ICC Prosecutor’s “Stained Past” Dredged Up

YERUSHALAYIM -
International Court of Justice in The Hague, Netherlands. (Reuters/Piroschka van de Wouw/File Photo)

Just days after The Chief Prosecutor of the International Criminal Court Fatou Bensouda announced an investigation into alleged war crimes committed by Israel against the Palestinians, reports about her own “stained past” have surfaced in the Israeli media.

Yediot Aharonot and Channel 13 ran items about Bensouda’s role as solicitor general and legal adviser in the regime of the brutal Gambian dictator Yahya Jammeh from 1994 to 1996.

The channel aired testimonies from two people to Gambia’s Truth and Justice Commission, formed after Jammeh was ousted, who allege that they were tortured and accused Bensouda of sharing in responsibility for atrocities committed there, even if she did not directly participate in them.

Bensouda has reportedly been supportive of the commission, though she herself has never testified before it.

Since leaving Gambia and joining the ICC, she has earned respect as an international jurist.

Regarding Israel, she has until now successfully resisted pressure to investigate Israel following the Gaza flotilla raid in 2010 and allegations of crimes in the 2014 Gaza war, known as Operation Protective Edge.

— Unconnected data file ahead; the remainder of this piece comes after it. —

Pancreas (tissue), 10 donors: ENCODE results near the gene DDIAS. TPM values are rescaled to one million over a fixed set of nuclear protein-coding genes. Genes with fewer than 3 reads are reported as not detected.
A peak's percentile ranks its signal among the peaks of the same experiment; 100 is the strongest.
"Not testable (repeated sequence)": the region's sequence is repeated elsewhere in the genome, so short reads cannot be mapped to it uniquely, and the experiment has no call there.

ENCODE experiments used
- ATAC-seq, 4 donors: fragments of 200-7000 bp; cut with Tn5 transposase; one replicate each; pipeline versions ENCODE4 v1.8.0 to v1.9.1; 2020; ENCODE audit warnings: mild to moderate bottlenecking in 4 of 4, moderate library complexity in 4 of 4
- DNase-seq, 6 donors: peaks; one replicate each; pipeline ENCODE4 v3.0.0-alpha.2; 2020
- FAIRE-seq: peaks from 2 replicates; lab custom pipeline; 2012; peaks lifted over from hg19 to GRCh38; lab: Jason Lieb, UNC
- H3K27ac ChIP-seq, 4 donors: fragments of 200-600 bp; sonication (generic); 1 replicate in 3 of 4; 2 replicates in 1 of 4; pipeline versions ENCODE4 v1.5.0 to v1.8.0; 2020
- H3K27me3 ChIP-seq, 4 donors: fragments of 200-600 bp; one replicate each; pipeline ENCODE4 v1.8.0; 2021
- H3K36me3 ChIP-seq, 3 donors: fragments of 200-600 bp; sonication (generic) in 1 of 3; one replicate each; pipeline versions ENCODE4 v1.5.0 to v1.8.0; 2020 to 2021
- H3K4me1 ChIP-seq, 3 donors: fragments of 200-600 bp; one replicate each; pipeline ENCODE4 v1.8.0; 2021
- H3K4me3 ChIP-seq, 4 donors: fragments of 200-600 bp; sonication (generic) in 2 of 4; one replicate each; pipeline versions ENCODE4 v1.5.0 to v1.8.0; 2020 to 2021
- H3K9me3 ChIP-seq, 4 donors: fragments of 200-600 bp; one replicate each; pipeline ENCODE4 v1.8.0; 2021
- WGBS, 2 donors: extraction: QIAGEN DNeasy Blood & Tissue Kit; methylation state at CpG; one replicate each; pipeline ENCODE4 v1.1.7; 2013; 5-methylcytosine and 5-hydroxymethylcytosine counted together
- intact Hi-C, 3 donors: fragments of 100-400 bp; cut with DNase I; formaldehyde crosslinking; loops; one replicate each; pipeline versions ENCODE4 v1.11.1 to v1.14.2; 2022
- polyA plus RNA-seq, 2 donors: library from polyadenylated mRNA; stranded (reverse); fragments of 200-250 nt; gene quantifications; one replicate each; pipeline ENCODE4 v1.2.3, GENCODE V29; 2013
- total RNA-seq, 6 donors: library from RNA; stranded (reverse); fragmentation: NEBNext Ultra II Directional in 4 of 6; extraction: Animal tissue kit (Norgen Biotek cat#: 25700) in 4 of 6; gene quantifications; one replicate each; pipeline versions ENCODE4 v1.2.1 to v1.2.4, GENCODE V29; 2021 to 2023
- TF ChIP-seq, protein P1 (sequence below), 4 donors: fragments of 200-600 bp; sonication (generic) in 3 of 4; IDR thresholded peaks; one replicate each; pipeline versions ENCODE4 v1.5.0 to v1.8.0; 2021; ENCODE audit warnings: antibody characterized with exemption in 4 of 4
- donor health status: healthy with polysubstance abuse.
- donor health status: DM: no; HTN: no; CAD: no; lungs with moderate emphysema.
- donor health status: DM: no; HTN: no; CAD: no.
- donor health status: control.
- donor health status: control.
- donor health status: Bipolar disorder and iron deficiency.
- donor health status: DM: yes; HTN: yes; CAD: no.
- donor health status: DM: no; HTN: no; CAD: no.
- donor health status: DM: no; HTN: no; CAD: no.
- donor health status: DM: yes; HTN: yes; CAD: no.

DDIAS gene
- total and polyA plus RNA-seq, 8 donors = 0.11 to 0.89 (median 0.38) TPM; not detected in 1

However, on Sunday and again on Monday, Israeli Prime Minister Binyamin Netanyahu‏‏ issued statements rejecting the ICC probe as anti-Semitic.

“The claim by the prosecutor of the International Criminal Court that Jews do not have a right to live in the Jewish homeland is pure anti-Semitism. So is the claim that Jews have no right to defend themselves against those who seek their annihilation.

“As we celebrate Chanukah, the ICC issues decrees that are just as anti-Semitic as those of the ancient Seleucid Empire against the Maccabees.

“We triumphed then, we will triumph now,” Netanyahu said in a statement.

The cabinet said on Sunday it will meet to determine its response to the ICC in secret, apparently as a matter of national security.

The Times of Israel commented that “The stories appear to be part of a concerted effort by some Israeli media outlets to join the Israeli government in casting shadows over Bensouda, given her decision to open the door to prosecution of Israel for war crimes.”